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How Small E-Tailers Can Thrive in the Age of Retail Consolidation


How Small E-Tailers Can Thrive in the Age of Retail Consolidation

Do small and new online retailers have a chance to succeed anymore? Industry analysts say that 2017's parade of acquisitions by major retailers — Whole Foods by Amazon.com, Kate Spade by Coach, HSN by QVC, among others — are making it harder for smaller retailers to survive. How can SMB sellers compete with these players’ same-day delivery, vast selection, rock-bottom prices, and free shipping? The secrets to surviving and thriving now include careful selection of niche products and markets plus a commitment to excellent, personalized customer experiences.

Choose the Right Products, Customers and Markets

Due to their economies of scale, Amazon, Wal-Mart and other enterprise retailers are largely unbeatable on price. Smaller retailers can stand out by offering unique products that these mega-retailers don't have access to, whether that's handcrafted goods, high-end luxury items or something else, and marketing to customers who have the disposable income to buy them.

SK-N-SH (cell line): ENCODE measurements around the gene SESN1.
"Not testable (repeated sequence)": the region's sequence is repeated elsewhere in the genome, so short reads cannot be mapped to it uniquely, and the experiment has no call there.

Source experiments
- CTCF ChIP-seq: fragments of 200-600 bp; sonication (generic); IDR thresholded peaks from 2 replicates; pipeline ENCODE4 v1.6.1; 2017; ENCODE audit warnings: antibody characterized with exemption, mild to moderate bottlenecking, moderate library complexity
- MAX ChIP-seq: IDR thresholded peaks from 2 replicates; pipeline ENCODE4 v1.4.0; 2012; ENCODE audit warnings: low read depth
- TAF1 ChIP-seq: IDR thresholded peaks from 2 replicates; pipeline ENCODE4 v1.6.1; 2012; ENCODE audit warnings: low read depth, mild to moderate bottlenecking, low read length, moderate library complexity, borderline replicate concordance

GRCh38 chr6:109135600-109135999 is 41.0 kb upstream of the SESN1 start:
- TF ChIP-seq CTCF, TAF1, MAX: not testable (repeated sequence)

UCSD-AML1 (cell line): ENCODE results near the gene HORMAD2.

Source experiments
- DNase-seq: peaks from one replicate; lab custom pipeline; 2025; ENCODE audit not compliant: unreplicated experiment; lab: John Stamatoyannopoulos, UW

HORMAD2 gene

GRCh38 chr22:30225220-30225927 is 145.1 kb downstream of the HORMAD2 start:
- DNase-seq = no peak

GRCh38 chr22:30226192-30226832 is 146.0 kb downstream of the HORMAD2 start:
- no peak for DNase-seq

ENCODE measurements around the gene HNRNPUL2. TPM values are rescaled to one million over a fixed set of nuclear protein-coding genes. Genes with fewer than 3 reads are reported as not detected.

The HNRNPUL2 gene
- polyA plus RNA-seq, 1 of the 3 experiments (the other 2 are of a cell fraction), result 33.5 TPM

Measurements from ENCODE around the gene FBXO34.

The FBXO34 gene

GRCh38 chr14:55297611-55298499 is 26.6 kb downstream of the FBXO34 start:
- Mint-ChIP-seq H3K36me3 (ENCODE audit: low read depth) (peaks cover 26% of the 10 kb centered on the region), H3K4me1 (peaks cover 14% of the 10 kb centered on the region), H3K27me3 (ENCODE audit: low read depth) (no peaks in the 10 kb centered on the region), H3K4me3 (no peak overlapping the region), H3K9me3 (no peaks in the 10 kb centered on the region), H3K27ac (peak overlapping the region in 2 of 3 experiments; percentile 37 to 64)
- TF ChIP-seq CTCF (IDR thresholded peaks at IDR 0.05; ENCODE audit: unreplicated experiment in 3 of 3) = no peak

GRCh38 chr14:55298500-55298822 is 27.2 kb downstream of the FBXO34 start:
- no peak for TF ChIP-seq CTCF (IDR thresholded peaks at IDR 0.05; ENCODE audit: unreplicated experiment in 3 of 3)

Markets matter, too — especially if you're selling niche products. In order to build a customer base large enough to grow and sustain an independent online store, it may be necessary to sell across borders, either from the outset or by expanding into new markets as time and resources allow. The worldwide e-commerce retail market is growing four times faster than traditional brick-and-mortar retail, and Forrester Research projects cross-border e-commerce to continue to grow rapidlyover the next decade while domestic e-commerce growth in the U.S. and EU will slow.

Many small e-commerce players hesitate to enter international markets because of the hurdles of language and logistics, as well as the perception that cross-border transactions present a disproportionate risk of fraud. There's no doubt that there's a learning curve involved in selling into new markets, and there's the expense involved in localizing the store for different languages and providing local-language customer service. With careful research and wise partner choices — including shippers and fraud control resources — expansion into new markets offers growth opportunities that may not be available domestically. 

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